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NASCIO Midyear: CIOs Aim for 'Motivated and Happy' Workforce

The pandemic and other factors permanently changed the relationship between agencies and tech professionals, speakers argued at the group’s conference. Here’s how to get ahead of the curve on hiring and retaining talent.

Texas DIR Chief People and Culture Officer Lisa Jammer.jpg
Government Technology/David Kidd
NATIONAL HARBOR, Md. — The pandemic may have eased, but the world it left behind is demanding more focus about how to make government technology workforces happier — a need that has risen toward the top of the to-do list for state CIOs.

That was the message Monday from the NASCIO 2023 Midyear conference in suburban Washington, D.C.

Workforce held the No. 3 spot on for this year’s list of Top 10 priorities for state CIOs, according to Stephanie Dedmon, NASCIO president and chief information officer for Tennessee. Cybersecurity stands atop that list, with providing digital government and services in second place.

“We can’t deliver what we need to do for our citizens if we don’t have workforce to do it,” she said at one of the morning sessions during the conference, which Dedmon reported had attracted 881 registrants from 49 states and territories. “We really need a workforce that is motivated and happy.”

Workforce challenges are hardly a new concern, given the shift to remote work during the pandemic and the resulting growth of gov tech to accommodate that. Next came the so-called Great Resignation, layoffs in Big Tech and other changes that are still playing out.

Meanwhile, public agencies face the traditional challenge of recruiting top talent who can often command larger salaries in private industry.

All that said, the sense of urgency around hiring and retaining tech pros in government seemed heightened at the NASCIO conference, thanks in part to a lessons-learned presentation from Lisa Jammer, chief people and culture officer for the Texas Department of Information Resources (DIR).

She said 2023 is bringing the highest level of workforce shortages in almost 20 years, with nearly 80 percent of global companies experiencing worker shortages.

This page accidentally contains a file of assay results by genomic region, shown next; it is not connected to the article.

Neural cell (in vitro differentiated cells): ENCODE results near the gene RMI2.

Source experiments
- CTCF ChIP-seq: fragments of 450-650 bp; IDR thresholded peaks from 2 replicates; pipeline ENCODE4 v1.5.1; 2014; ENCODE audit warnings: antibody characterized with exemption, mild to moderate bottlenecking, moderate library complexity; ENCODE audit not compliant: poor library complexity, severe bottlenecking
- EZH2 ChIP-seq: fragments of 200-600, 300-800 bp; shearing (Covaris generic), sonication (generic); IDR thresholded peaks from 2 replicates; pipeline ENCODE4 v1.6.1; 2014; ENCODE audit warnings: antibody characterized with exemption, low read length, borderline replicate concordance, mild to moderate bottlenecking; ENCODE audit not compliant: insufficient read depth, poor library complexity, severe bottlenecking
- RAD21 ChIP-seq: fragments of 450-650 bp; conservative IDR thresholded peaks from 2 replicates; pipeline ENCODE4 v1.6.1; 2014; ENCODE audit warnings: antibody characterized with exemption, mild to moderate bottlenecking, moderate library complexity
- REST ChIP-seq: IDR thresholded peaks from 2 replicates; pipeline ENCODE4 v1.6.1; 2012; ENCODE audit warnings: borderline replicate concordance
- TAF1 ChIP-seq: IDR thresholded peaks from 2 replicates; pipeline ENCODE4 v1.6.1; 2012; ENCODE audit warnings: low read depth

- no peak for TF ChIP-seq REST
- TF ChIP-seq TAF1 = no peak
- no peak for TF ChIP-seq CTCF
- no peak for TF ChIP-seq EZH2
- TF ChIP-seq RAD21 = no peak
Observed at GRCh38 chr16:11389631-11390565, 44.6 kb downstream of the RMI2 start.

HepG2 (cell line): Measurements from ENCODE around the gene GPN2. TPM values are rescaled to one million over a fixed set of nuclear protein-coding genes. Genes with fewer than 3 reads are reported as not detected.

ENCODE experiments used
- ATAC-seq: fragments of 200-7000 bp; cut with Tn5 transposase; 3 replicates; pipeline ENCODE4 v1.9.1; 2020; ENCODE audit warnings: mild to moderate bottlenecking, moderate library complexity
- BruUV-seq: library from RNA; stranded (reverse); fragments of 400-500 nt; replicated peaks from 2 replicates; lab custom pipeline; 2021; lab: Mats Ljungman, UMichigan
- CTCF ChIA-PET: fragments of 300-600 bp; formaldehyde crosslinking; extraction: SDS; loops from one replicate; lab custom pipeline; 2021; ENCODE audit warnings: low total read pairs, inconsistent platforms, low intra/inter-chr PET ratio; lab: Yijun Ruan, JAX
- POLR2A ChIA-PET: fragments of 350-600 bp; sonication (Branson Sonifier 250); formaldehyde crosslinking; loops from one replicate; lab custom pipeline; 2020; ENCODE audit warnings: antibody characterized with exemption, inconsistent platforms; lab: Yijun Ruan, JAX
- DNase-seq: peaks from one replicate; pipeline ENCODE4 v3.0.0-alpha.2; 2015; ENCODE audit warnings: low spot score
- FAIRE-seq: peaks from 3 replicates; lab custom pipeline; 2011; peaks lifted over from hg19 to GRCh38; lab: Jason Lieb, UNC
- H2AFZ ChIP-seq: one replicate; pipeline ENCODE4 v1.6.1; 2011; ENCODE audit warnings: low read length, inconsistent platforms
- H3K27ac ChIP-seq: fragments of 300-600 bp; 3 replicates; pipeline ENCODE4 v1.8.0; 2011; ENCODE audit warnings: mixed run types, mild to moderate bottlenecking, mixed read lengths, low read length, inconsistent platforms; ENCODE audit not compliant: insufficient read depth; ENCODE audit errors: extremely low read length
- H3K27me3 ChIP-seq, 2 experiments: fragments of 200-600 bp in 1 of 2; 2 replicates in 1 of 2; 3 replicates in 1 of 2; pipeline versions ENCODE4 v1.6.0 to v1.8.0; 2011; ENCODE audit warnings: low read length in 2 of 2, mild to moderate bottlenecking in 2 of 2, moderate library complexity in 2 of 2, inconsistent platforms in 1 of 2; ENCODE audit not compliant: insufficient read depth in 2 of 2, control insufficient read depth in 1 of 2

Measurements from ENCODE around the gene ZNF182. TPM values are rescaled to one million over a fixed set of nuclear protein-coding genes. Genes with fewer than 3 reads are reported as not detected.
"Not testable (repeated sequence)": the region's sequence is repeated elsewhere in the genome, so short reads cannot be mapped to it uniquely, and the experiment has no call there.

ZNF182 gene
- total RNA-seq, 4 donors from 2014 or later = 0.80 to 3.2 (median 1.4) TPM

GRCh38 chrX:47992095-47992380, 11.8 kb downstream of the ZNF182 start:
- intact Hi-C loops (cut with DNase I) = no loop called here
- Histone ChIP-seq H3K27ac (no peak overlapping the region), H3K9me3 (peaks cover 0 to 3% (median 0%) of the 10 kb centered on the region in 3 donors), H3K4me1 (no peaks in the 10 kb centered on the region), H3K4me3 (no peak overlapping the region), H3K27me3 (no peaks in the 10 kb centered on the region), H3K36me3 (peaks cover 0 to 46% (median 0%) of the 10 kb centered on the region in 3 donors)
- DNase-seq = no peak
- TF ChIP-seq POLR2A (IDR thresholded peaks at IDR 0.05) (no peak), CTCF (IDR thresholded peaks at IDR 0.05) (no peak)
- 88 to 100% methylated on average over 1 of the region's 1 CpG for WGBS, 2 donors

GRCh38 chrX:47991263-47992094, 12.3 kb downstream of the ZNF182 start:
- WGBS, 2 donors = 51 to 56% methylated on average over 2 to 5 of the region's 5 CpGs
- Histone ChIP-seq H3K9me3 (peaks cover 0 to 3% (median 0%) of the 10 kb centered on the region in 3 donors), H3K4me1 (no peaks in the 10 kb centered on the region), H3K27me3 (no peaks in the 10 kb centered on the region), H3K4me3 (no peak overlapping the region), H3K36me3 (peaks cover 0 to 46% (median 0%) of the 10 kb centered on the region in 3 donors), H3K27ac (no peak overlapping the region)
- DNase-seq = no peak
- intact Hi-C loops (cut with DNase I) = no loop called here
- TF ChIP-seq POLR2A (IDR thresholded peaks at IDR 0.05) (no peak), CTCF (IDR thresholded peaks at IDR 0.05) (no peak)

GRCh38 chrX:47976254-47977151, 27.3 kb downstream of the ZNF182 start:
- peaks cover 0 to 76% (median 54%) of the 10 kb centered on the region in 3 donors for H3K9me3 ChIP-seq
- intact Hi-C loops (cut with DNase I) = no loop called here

That problem, in turn, is highlighting for managers the importance of building an attractive workplace culture and attending to employees who feel that their careers have stalled.

The key to overcoming those hurdles is for employers to be proactive, Jammer said, offering examples from her own agency.

For instance, managers should find ways to check in and talk with employees about what they think their agency is doing right and what problems might be emerging, instead of waiting to learn such information during exit interviews.

Jammer said DIR conducts regular focus groups with randomly selected employees, with bosses making sure to give those workers credit for useful ideas.

The agency also takes inspiration from pop culture to help tackle “business problems” in a collaborative way that involves its labor force.

“We host our own version of ‘Shark Tank,’” she said, referring to the long-running TV show where entrepreneurs pitch their ideas before investors. “The employees love it. They get to innovate and they feel like stakeholders.”

That can have measurable impacts. Employees who feel that they belong to an organization tend to use fewer sick days and are “more willing to stay at the job,” Jammer said.

Employees who have decided to quit and seek new jobs tend to spend 11 hours per week on that search, she told the NASCIO audience. That presents another opportunity for agencies: Channel that energy into an internal job search via a “structured program” that can help existing employees move vertically or laterally within the organization.

Seemingly commonsense approaches can work wonders as well in this emerging workplace environment, she said, stressing the importance of employee recognition. That takes more than just a pro forma pat on the back, though — it takes a genuine change in how agencies view their workers.

“Employees stopped being employees during the pandemic,” Jammer said. “They are people, and we can’t put the toothpaste back in the tube.”
Thad Rueter writes about the business of government technology. He covered local and state governments for newspapers in the Chicago area and Florida, as well as e-commerce, digital payments and related topics for various publications. He lives in Wisconsin.